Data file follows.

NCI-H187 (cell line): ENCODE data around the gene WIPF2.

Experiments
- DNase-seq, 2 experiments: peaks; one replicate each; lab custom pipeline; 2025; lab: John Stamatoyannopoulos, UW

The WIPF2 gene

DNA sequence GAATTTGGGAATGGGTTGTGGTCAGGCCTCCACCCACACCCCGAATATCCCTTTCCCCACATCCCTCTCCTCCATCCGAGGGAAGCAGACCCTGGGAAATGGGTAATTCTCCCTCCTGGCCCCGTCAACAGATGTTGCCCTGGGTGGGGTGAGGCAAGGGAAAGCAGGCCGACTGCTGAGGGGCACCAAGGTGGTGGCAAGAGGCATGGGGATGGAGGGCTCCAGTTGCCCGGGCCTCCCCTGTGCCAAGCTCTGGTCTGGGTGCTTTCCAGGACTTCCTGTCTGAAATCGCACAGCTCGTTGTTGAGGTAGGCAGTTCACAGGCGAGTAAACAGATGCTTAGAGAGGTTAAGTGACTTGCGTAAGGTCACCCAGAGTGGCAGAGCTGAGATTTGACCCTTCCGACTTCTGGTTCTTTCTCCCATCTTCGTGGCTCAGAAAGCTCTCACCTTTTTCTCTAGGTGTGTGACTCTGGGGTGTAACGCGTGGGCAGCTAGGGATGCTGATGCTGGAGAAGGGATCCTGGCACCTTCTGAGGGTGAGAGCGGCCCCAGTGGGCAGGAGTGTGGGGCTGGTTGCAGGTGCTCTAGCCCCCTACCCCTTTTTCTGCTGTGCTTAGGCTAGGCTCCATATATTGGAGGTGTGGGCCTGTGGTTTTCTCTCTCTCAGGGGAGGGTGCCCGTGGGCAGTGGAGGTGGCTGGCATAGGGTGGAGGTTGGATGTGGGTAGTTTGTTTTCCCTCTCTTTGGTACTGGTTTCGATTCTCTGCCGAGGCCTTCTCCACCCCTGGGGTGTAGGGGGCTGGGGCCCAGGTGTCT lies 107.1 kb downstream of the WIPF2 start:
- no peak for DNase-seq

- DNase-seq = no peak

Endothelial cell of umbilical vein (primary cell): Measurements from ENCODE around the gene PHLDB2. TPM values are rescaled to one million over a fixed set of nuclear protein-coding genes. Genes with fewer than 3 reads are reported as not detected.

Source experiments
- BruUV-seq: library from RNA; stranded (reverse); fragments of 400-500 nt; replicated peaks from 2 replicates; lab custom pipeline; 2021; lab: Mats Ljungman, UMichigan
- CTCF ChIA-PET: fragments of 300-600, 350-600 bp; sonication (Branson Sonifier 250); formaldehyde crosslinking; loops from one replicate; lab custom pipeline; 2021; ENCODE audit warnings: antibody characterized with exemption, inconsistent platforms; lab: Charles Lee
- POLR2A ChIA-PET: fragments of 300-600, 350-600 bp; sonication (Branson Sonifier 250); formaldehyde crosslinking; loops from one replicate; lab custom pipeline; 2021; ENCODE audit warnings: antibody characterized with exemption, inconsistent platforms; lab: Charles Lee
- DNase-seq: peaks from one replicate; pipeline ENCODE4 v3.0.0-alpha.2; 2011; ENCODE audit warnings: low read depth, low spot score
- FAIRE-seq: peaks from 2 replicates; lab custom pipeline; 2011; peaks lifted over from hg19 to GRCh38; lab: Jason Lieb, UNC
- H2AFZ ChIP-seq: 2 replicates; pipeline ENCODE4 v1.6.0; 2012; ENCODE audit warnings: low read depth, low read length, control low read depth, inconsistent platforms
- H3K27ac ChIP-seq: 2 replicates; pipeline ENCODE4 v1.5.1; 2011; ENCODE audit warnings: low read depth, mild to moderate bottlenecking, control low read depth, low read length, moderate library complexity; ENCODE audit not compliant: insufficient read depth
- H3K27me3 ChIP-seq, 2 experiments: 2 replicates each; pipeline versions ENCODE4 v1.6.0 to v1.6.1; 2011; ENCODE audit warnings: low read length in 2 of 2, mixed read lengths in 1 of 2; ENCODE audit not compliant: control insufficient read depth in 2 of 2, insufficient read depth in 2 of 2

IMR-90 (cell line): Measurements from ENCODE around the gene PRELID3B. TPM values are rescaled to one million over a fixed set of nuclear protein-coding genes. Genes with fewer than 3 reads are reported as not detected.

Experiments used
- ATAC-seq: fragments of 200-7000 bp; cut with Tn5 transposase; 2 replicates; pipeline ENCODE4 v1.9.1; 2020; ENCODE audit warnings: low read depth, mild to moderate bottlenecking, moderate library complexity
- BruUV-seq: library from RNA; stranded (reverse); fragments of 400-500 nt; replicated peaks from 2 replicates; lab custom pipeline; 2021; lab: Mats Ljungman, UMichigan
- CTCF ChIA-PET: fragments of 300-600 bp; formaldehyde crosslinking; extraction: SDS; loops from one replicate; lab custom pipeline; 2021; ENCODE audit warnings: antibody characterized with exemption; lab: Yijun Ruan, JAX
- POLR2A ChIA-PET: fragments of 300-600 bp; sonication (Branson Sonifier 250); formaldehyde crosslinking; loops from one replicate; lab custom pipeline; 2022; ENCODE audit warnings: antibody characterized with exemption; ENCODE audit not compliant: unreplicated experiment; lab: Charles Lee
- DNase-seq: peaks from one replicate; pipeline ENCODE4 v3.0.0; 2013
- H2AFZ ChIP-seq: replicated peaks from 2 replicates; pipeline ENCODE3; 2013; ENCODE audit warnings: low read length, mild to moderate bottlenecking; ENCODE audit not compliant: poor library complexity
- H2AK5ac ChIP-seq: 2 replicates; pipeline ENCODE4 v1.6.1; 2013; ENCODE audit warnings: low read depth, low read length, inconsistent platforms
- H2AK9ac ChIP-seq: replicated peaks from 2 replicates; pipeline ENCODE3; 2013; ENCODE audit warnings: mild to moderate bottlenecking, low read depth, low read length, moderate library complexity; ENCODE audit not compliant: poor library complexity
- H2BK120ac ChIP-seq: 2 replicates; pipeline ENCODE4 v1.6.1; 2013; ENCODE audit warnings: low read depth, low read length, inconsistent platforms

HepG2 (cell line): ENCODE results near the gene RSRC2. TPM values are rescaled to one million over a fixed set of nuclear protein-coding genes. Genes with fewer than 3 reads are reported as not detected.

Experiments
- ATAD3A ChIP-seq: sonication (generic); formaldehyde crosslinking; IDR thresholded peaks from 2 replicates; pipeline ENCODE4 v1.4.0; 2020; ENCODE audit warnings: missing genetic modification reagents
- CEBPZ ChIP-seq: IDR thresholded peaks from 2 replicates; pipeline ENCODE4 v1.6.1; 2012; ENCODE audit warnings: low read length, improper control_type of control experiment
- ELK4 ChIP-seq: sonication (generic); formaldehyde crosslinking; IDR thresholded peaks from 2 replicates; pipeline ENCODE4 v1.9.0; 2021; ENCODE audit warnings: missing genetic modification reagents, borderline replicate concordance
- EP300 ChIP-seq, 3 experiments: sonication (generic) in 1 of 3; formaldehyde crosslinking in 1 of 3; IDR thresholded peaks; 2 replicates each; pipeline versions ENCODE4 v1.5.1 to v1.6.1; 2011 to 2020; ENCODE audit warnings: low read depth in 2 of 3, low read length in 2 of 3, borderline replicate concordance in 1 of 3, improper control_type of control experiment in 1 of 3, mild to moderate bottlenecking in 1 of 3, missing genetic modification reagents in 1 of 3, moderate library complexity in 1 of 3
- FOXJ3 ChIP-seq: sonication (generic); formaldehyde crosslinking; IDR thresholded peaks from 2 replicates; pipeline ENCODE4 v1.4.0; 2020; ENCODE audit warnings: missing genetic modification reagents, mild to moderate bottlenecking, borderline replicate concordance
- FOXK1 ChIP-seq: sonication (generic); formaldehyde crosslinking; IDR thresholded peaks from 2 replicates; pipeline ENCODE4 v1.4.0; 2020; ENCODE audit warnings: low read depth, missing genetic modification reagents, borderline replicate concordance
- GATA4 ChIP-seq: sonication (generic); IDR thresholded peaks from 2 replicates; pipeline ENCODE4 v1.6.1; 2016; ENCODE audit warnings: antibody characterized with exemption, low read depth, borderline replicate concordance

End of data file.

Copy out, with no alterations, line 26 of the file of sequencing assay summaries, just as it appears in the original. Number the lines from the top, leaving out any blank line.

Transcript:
- H2AK5ac ChIP-seq: 2 replicates; pipeline ENCODE4 v1.6.1; 2013; ENCODE audit warnings: low read depth, low read length, inconsistent platforms